Eustachian tube surgery refers to several procedures that fix problems with the eustachian tubes (small passageways that connect your middle ears to the back of your nose).
These problems — known as eustachian tube dysfunction — include blocked tubes, cholesteatoma (a type of cyst) and patulous eustachian tubes (abnormally large tubes).
Not everyone with eustachian tube dysfunction needs surgery. But when first-line treatments fail to work, it can provide relief from ear pain, chronic ear infections and other symptoms.
Who Can Benefit from Eustachian Tube Surgery?
In many cases, eustachian tube dysfunction can be treated with nasal sprays, antihistamine tablets or antibiotics. If you’ve tried these therapies but continue having any of the following symptoms or complications, you may need surgery:
- Autophony (the sound of your own voice is too loud in your ears)
- Chronic ear infections
- Ear pain
- Muffled hearing
- Persistent feeling of fullness or pressure in your ears
- Respiratory-synchronous tinnitus (you can hear yourself breathing at an abnormally high volume)
To find out if eustachian tube surgery is your best option, you should schedule a consultation with an otolaryngologist (ENT specialist). You can make an appointment with a member of the Rush ENT team by calling (888) 352-7874.
Surgical Procedures Available at Rush
Our team offers several surgical options for people with chronic eustachian tube dysfunction.
Standard Surgery: Ear Tubes
Ear tube (tympanostomy tube) placement is a common treatment for children and adults with fluid build-up, persistent ear infections and other eustachian tube problems.
During this procedure, your surgeon makes a tiny incision in your eardrum and drains any fluid within. Then they place small metal or plastic tubes inside the eardrum. These tubes, which usually fall out on their own within 18 months, allow fluid to drain from — and air to flow through — the middle ear.
Advanced Surgical Treatments
If ear tubes don’t provide relief, that doesn’t mean you’re out of options. While many patients benefit from ear tubes, relief can be temporary; some people must undergo the procedure several times.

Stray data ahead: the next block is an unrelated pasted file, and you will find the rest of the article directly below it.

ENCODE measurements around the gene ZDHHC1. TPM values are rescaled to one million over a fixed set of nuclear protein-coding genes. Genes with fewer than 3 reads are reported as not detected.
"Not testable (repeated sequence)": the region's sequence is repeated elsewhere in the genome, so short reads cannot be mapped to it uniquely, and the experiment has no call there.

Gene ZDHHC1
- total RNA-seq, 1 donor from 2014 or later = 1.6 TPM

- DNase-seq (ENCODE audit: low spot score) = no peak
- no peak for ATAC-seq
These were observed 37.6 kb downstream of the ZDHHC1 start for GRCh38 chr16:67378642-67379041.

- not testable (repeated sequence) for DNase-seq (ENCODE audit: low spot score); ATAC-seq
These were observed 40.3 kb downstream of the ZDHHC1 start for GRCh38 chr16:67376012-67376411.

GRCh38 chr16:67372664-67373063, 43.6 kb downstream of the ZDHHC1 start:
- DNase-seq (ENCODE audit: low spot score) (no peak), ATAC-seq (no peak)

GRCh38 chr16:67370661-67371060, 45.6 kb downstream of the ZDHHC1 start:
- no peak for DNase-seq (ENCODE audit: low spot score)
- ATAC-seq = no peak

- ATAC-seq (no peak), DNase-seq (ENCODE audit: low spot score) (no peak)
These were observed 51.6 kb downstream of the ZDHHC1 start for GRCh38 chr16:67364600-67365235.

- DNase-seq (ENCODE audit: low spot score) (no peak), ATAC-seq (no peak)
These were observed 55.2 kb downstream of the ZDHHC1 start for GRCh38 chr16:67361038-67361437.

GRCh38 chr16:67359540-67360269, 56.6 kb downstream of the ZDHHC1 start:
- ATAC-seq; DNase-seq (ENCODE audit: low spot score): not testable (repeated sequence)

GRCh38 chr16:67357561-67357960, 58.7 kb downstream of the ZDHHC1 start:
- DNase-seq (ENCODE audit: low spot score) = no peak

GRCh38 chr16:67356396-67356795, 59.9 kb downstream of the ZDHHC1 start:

- Eustachian tube balloon dilation: During this minimally invasive procedure, your surgeon uses a thin, hollow tube (catheter) to place a special balloon inside the eustachian tube. When the balloon inflates it widens the tube, restoring air flow and preventing recurrent ear infections. This procedure, which takes less than 20 minutes, usually offers long-term improvement of symptoms — especially compared to ear tube surgery, which often needs to be repeated.
- Patulous eustachian tube reconstruction: During this new treatment for abnormally large eustachian tubes — which have historically been hard to treat — your surgeon inserts a small piece of cartilage into the tube. This new layer of cartilage narrows the tube opening, allowing the attached valve to close properly. Rush surgeons are among a handful of providers nationwide who offer this procedure. It takes about an hour and patients return home the same day.
Eustachian Tube Surgeons at Rush
Rush ENT specialists perform eustachian tube surgery in downtown Chicago.
Rush Excellence in Eustachian Tube Surgery
- Among the best in the U.S. for ENT services: U.S. News & World Report has ranked Rush University Medical Center’s otorhinolaryngology - head and neck surgery program among the nation's best. This accolade confirms that you can expect safe, high-quality care and better-than-average outcomes at Rush.
- Advanced diagnostic technology: Thanks to their use of nasopharyngoscopy (nasal endoscopy), Rush specialists can quickly and accurately pinpoint the cause of eustachian tube dysfunction. A catheter fitted with a tiny camera is inserted through the nose and gently guided down the back of the nose. This gives your doctor an up-close view of eustachian tube swelling or narrowing.
- Research-driven care: Rush ENT specialists don’t just offer advanced treatments — they also help develop and refine them. Our physician-scientists lead clinical trials to test new treatments for eustachian tube dysfunction. They’ve also helped develop guidelines for other providers to use when diagnosing patulous eustachian tubes.